Since a new course is starting this semester with a new class, and the subject is Project Workshop, I decided to introduce GIT first, then Scrum and then we’ll see.
I learned from my last experience that GIT is very complicated for students at this stage, so, I imagined a step by step experience. The idea is based on one of my teacher fellow’s mini-course.
The idea is to prepare a set of exercices, that the students have to realize in groups of two in order to discover the concepts of version control.
The exercice is very simple, they have to create a mini website using GitHub and GitExtensions to manage their code.
In order to do it, I give them oral instructions, which are completed by small videos that they can watch at their pace.
The videos are available on my YouTube Channel, and are less than 2 minutes long.
We’re starting next week! I’ll keep you in touch. In the meantime, here is the first video :
A first sprint for the Swiss Mountain Huts has finished last week.The students prepared their sprint review, and each group made a demo in front of all the classroom. Most of the demos did not work, they called it the “demo effect”, and learned that for the next sprint review they shall test the demo on the demo computer before presenting.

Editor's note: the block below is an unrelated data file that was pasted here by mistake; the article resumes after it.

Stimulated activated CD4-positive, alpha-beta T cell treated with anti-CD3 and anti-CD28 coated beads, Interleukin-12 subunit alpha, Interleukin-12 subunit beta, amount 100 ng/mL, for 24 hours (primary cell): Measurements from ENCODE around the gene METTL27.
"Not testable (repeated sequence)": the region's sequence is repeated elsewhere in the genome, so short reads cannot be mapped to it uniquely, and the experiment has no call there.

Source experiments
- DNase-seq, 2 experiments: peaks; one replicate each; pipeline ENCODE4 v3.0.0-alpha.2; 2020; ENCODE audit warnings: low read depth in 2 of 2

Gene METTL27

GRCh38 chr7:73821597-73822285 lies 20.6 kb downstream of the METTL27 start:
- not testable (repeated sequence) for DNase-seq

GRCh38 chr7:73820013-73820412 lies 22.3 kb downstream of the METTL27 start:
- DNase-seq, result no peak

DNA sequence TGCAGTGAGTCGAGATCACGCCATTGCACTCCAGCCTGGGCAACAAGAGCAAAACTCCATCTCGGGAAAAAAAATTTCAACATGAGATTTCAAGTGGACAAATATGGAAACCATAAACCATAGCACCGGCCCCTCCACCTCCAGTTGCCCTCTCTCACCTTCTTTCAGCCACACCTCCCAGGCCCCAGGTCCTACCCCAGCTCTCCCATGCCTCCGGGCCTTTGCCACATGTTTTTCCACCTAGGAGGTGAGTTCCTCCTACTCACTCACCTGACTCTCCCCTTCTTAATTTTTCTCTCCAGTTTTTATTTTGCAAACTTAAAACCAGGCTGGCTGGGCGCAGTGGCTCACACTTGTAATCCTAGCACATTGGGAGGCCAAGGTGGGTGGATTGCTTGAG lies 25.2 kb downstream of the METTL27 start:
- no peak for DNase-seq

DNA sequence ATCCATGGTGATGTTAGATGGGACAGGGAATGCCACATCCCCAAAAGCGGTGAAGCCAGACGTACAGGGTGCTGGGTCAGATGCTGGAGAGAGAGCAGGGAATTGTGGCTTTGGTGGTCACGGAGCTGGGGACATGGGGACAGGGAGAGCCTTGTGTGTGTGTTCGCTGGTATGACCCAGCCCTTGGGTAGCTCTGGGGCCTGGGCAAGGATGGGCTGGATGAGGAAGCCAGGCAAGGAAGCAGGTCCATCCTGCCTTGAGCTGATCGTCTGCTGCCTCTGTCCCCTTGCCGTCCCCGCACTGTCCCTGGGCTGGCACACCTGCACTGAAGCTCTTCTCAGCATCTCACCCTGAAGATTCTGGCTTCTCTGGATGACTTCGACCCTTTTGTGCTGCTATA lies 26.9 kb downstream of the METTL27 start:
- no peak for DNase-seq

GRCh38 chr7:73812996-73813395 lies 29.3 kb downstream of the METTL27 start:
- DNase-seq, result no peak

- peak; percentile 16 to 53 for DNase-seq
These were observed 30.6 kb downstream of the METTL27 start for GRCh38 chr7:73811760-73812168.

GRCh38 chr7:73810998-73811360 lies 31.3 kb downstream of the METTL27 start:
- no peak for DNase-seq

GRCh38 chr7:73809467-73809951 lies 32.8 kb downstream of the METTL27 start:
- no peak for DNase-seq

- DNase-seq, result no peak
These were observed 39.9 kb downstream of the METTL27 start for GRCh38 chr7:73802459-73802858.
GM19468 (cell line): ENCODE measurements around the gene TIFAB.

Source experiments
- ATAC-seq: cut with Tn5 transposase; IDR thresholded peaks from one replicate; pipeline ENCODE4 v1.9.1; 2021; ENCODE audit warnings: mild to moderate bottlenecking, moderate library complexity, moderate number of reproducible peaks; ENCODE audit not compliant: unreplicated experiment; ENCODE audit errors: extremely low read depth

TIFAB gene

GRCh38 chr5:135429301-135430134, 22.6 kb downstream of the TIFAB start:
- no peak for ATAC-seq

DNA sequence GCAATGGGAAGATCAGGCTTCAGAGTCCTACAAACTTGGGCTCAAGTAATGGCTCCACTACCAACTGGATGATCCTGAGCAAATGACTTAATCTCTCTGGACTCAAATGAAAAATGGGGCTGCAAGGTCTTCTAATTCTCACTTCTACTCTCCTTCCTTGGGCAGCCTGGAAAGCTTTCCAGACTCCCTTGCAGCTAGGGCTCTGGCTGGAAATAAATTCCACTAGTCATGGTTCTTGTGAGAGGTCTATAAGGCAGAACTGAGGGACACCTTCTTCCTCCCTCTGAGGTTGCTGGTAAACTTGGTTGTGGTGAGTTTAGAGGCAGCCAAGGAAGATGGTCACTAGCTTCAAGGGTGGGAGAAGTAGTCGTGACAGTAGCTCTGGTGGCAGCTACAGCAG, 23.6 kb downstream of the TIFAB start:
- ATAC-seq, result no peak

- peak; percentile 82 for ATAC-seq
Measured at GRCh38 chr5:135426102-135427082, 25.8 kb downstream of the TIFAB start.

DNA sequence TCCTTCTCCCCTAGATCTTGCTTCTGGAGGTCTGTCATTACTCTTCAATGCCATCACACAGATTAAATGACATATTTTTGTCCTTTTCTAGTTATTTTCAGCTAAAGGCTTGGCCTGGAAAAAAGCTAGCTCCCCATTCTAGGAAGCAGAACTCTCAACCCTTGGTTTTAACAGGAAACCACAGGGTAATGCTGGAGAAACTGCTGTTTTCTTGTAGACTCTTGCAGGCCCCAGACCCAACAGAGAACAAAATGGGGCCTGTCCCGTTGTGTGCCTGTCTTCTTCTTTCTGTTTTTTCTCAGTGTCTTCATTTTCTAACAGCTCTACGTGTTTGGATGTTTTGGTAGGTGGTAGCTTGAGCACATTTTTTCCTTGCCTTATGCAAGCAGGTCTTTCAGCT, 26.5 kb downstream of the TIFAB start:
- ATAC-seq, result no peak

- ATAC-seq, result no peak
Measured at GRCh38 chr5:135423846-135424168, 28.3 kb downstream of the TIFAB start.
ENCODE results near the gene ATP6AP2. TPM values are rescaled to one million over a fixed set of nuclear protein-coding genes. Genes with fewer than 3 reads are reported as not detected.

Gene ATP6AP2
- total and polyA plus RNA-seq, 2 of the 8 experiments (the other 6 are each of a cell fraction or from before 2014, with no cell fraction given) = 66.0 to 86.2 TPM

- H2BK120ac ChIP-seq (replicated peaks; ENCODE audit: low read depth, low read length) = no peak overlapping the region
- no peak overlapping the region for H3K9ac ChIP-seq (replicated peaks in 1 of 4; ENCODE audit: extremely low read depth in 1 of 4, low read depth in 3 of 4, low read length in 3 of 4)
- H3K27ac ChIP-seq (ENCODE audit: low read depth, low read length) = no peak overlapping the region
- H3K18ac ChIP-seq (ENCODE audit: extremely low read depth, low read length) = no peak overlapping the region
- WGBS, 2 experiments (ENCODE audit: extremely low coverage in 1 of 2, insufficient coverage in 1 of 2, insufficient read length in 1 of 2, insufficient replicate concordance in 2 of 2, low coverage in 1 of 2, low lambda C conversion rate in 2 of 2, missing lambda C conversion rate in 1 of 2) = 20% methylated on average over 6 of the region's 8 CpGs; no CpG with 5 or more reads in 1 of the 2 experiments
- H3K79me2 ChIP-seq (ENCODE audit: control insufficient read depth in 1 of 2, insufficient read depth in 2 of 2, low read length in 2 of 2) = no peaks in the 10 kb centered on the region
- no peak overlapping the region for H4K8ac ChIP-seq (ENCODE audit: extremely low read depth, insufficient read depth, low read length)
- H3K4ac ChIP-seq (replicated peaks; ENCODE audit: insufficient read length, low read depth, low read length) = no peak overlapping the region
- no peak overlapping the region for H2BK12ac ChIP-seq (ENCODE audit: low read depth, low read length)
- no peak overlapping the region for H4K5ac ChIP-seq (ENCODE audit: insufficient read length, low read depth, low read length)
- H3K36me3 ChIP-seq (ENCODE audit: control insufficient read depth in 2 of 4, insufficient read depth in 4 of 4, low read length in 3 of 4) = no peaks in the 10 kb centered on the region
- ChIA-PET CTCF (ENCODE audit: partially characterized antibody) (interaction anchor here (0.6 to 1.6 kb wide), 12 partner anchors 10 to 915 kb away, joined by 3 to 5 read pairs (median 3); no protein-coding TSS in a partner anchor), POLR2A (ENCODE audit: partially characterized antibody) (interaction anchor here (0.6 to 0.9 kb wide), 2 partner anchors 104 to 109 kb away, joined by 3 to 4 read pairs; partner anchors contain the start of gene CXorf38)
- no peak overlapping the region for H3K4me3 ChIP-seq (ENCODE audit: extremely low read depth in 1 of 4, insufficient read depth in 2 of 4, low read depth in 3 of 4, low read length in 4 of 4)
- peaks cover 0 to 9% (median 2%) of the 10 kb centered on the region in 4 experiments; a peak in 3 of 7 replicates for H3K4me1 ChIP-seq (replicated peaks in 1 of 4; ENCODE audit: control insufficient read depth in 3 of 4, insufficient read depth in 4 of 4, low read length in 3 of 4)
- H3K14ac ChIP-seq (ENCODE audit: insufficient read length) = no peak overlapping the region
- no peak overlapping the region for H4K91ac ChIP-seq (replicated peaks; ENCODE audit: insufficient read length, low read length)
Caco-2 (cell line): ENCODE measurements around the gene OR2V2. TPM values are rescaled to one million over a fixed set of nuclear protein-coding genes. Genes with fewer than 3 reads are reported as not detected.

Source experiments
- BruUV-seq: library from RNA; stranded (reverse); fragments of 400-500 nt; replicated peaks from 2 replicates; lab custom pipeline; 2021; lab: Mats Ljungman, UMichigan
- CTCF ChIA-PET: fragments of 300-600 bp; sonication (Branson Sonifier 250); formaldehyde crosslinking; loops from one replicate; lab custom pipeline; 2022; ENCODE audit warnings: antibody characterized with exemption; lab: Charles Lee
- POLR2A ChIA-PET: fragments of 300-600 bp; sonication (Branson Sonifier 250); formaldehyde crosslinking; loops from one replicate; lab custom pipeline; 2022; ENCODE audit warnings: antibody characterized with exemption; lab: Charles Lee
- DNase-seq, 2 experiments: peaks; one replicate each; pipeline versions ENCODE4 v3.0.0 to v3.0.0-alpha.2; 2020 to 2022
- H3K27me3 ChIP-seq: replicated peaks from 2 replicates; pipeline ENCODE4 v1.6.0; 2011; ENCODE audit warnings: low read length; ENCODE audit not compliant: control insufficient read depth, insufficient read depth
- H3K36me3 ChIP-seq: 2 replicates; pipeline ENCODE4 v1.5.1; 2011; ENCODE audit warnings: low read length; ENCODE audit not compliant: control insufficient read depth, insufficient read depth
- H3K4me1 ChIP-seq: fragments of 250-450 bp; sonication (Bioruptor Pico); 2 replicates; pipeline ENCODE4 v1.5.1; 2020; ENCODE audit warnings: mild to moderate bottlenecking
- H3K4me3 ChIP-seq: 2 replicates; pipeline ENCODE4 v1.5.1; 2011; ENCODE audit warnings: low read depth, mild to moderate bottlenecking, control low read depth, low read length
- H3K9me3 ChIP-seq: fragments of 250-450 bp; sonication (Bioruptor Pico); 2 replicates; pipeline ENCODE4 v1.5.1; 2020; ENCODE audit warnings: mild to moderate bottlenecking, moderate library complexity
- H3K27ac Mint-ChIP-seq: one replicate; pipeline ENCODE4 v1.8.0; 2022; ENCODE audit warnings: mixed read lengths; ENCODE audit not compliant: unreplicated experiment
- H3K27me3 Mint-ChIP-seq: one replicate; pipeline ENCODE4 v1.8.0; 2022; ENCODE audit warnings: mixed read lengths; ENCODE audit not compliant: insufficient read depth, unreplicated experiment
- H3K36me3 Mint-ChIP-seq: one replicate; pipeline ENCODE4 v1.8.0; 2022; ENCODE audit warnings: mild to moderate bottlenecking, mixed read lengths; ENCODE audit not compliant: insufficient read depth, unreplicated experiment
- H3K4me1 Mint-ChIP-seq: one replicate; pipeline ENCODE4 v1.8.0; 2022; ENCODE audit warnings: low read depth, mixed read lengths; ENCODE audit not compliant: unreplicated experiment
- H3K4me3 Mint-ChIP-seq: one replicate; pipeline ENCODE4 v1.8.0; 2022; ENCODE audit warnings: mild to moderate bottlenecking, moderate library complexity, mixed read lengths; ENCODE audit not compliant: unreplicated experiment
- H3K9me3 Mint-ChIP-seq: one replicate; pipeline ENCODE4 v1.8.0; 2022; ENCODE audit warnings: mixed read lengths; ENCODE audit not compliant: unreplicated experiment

After the demo, they did a retrospective. This is a ceremony which they manage quite well, they were used to do retrospectives with me last year.
And then, they planned the next sprint using the poker planning apps. They are now quite used to do the poker planning, they discuss their point of views and analyze the stories before estimating. But there is still place for improvement.
The second sprint started yesterday, and ofcourse, many issues with GIT occured again.
Even though I tried to simplify the GIT usage to the maximum, it still is complicated for beginners. Also, the fact that we work with Visual Studio does not seem to help. They mostly experience merge confilct (see figure above) with the Form Designer files. The code in these files being automatically generated by Visual Studio, it is often hard for them to solve the conflicts. So they sometimes choose to re-do a layout instead of trying to understand which part of code to take.
Introducing so many new concepts at the same time was not the best idea I had. They had to learn
Within C# they are also trying to apply some newly learned POO concepts, so no surprise in the fact that they sometimes struggle!
Next semester I will introduce Scrum in another classroom and will try to do things a bit differently, especially for the GIT part. I think I should prepare some very small use cases where they will learn how to use GIT properly, and then start working with scrum on a project.
I also thing, after these few weeks in my SCRUM classroom, that a team of 5 is pretty big for students. It’s ok at work, but in a classroom configuration I will limit the teams to 4 in the next semester.
For now, we have 2 weeks left to finish the Mountain Hut Management, we’ll se how it will end :).
So, after a 6 weeks (*Reminder : when I say 6 weeks, I mean 6 afternoons of 5 periods of 45 min each)learning phase, we started a new, more complex project with Scrum.The aim of this new project is to manage swiss mountain huts.
I separated the project in 2 releases :
Release 1 : Simple Hut Management including, hut details, contact details, comments, price per night, etc.
Release 2 : Energy management for huts (still just an idea to dig)